21 Things to do if you get Shin Splints
Shin splints (also know as medial tibial stress syndrome (MTSS)) feels like a sharp pain along the inner edge of the shinbone that may shoot up from your ankle to your kneecap. Shin splints are usually caused by repeated stress to the connective muscle tissue surrounding the shinbone. This is a common injury that affects athletes who engage in superfluous running, jumping and dancing. It is not considered a serious problem, but rather an inflammation of the muscle or other tissue at the front of the lower leg that results from repeated, minor trauma or irritation. It can be treated with home remedies that follow.
Stay away from inflammatory foods
Gluten, dairy, refined white sugar and preservatives are the four things that cause major inflammation in the body and will not help the situation.
Drink ginger tea
This will help to reduce inflammation and ginger is a natural pain reliever.
Calcium is a mineral that supports bone and muscle health, as well as circulation in the body.
Get sufficient Vitamin D
Vitamin D is essential for strong bones and muscles, as well as recovery.
When you are running take big breaths that fill your lungs and then exhale to ensure proper circulation to your entire body. Oxygen streaming to your legs will certify circulation compared to stress in that area.
Alkalize your body
When the body is alkalized inflammation, pain and swelling cannot exist in the body. The simplest way to alkalize the body is to drink lemon water, apple cider vinegar or a greens powder like Phresh Greens.
Eat leg-strengthening foods
From the indigenous standpoint, to eat what nature reflects in your body, focus on foods that represent strong healthy legs without pain, swelling or inflammation. This includes eating the following whole (not cut up or blended): carrots, turnips, celery, beets, burdock root, jicama, ginger, turmeric and cucumber. When you consume these foods imagine they are sending the nutrition to your legs and assisting in healing the shin splints.
Increase magnesium in your diet
Eat more raw cacao (chocolate), brazil nuts or consume magnesium supplements.
Don’t push through the pain
I’ve been training for Marathon Des Sables, and a couple weeks ago I started to experience pain in my left leg under the kneecap. Being an athletic child I knew this was shin splints. I tried to push through the pain a few times which I know is not a good idea. Let it fully heal before running again. Allow yourself to take a break from running for 7-14 days until it is completely repaired. Dr Axe says that recovery time between extreme workouts is crucial.
Take a rest from running and mix up the workouts so you are still getting the cardio intensity from swimming or cycling.
Invest time in stretching
Stretching will also help to reduce inflammation and encourage healing.
Ensure proper footwear
Correct running footwear will properly support your shins.
Avoid running on cement
Lower the impact on your shins by running on a track or grass.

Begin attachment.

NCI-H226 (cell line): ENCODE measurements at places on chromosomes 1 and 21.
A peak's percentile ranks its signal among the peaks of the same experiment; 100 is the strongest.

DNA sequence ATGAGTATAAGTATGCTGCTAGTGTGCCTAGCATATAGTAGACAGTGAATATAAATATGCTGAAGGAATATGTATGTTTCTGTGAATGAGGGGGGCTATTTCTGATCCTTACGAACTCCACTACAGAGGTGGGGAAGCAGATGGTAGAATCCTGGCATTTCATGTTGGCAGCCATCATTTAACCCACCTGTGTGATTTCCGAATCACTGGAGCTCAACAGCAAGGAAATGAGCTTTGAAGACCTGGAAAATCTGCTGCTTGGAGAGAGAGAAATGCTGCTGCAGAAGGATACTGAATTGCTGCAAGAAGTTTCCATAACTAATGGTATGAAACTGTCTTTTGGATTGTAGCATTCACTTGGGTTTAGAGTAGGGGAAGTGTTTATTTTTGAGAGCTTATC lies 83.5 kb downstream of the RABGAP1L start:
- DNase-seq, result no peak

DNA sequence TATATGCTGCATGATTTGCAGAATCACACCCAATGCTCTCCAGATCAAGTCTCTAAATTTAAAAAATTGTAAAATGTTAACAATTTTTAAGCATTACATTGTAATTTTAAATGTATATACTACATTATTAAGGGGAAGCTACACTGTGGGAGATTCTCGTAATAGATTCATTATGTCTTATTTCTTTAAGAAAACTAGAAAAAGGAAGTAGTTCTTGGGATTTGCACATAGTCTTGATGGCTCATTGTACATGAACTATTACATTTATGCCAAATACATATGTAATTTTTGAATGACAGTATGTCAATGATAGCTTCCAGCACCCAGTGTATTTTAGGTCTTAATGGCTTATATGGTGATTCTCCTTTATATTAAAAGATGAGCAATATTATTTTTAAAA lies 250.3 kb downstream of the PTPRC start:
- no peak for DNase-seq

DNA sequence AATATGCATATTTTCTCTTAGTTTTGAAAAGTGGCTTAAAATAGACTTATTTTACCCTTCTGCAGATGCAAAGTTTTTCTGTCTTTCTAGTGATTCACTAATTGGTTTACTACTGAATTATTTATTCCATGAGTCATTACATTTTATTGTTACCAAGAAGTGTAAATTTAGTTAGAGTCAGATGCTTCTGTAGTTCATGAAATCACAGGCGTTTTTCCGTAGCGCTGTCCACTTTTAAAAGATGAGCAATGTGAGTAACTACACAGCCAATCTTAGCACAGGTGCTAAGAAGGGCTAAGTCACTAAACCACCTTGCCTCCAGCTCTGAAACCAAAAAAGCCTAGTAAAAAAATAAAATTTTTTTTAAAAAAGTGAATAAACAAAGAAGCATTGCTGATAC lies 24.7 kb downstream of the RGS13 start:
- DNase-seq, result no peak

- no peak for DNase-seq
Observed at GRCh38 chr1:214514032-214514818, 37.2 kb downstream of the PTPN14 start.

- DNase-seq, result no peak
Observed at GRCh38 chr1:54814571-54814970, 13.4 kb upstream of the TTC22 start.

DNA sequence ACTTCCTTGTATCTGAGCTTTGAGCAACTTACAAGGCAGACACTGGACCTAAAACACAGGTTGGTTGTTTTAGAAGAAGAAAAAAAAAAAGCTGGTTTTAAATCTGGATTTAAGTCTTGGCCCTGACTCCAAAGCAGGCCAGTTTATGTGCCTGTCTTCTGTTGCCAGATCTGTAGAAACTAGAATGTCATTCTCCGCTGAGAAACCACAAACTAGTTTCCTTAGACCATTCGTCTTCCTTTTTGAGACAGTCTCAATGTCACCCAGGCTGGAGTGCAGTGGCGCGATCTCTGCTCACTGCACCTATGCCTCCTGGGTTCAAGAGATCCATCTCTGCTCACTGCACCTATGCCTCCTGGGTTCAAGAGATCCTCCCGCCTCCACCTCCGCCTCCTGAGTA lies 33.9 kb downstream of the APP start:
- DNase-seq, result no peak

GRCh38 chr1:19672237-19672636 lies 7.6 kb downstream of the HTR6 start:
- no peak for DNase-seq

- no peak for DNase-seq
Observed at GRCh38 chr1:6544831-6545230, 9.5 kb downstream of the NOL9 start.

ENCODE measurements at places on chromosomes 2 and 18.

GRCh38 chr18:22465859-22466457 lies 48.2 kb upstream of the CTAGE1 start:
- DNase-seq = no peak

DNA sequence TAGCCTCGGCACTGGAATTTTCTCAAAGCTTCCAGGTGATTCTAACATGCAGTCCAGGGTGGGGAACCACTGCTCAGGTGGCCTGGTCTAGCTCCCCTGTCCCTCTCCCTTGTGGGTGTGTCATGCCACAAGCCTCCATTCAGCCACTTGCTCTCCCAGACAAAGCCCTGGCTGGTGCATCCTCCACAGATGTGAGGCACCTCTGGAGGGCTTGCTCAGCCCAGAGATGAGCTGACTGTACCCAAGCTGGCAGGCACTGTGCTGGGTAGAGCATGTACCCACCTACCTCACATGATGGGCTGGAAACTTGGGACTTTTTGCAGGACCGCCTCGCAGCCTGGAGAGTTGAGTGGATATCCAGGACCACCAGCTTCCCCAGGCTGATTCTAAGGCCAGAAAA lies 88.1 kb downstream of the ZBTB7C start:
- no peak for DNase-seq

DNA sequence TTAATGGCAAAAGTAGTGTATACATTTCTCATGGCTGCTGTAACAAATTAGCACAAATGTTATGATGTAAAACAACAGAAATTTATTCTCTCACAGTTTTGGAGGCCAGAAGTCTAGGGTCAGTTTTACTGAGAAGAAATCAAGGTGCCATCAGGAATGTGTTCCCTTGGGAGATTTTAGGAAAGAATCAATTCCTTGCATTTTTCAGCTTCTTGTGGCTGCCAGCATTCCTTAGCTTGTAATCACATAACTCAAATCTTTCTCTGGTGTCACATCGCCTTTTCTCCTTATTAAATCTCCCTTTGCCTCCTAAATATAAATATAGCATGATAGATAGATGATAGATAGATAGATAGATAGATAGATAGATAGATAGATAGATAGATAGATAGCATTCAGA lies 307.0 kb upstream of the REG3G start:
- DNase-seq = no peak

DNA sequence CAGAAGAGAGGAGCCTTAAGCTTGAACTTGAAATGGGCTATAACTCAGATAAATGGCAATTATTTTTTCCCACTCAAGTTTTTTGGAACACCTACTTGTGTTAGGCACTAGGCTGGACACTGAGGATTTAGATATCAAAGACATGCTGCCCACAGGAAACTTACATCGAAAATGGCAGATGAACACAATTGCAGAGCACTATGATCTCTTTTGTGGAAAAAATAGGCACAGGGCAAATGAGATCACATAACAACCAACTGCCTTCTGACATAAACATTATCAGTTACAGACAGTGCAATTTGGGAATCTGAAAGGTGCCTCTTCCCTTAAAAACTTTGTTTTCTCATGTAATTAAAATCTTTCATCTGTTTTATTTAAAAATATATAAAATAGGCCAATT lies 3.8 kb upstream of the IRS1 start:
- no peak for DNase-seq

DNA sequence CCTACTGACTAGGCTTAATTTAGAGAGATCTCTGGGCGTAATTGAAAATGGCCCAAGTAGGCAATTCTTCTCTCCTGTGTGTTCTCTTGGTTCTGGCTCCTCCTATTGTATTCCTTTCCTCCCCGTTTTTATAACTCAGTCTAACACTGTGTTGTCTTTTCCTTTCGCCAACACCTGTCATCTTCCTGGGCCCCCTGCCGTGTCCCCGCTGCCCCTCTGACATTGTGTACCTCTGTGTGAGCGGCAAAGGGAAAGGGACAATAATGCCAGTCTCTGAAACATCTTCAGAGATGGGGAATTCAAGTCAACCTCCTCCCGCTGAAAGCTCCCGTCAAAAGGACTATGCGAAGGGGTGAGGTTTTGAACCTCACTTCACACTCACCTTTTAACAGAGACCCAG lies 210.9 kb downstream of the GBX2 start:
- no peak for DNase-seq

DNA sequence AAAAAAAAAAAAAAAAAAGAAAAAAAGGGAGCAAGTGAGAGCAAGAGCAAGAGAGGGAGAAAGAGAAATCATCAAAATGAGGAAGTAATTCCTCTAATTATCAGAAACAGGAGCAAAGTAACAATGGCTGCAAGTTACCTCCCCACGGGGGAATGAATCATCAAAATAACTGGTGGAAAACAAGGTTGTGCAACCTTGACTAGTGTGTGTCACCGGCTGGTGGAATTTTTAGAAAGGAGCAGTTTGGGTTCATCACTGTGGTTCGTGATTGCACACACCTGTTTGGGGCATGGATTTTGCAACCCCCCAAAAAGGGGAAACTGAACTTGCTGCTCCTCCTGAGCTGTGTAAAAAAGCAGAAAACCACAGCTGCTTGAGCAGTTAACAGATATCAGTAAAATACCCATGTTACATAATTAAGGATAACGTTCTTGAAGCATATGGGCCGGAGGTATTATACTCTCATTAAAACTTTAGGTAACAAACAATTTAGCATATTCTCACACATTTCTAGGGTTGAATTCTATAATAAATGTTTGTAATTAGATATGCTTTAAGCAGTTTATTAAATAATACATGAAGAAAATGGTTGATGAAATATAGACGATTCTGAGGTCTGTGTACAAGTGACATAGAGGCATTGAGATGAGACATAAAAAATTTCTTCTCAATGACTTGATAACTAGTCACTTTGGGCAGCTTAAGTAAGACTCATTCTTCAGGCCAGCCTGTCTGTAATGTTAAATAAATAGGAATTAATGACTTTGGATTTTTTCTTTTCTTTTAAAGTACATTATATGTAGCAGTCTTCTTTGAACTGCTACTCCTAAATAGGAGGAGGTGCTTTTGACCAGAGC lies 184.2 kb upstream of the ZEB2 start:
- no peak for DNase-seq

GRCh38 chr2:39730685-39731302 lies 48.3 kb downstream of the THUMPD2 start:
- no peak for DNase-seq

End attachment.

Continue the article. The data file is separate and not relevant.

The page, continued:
Don’t run on hills
Running up and down hills will aggravate shin splints.
See a chiropractor
Make sure that your body is even and aligned so that you aren’t putting pressure on one side of your body. This can cause shin splints on one side of your body.
Use massage therapy
Get a leg massage where the massage therapist can focus on your lower legs to help relieve inflammation and drain fluid.
When in recovering and healing the body from inflammation sleeping up to 9 hours per night is sufficient and important. Women’s Rowing Coach Elizabeth Hughes says if we are training we should get at least nine hours of sleep per night so we can properly absorb our workouts.
Ice your legs
Use an ice pack or soak your legs in an ice bath to reduce inflammation and swelling.
Apply aloe vera to the shins
Aloe vera is a reparative for the muscles and body. It helps to reduce inflammation and rebuilds muscle tissue.
Use your mind actively
When you are running say affirmations to yourself including “I am balanced and aligned.” Best Selling Author Louise Hay believes that leg problems are due to fear of future, and not being able to carry things forward. She says to repeat the mantra “I move forward with confidence and joy, knowing that all is well in my future.”
Wear tight leg warmers or pants
This will hug the shins and keep them snug to permit less muscle movement. You could even tape it to compress the area even more.
Change Your Form
Dr Axe explains that “Proper form involves beginning with lifting the toes, rolling the arches upward (called inversion), striking the ground using the outside of the foot as much as possible, gently rolling the foot inward (called eversion) and then lifting the heel. You ideally want your heel to lift evenly without pushing too much on one side.”
Some of the ways people incorrectly run with poor form include:
• not rolling arches upward/having flat feet, which means stepping causes your arches to collapse
• having the heel strike the ground too abruptly without rolling it evenly
• overpronation of the foot, which means rolling inward and putting too much stress on the toes
• not lifting the toes, which can cause someone to trip often
If you are doing the things above but still experiencing shin splints, have a look at what you are missing from this list and apply those. However if your shin pain persists see a doctor to ensure you are not suffering from a stress fracture, a tiny chip or crack in the bone, as this could be a serious problem.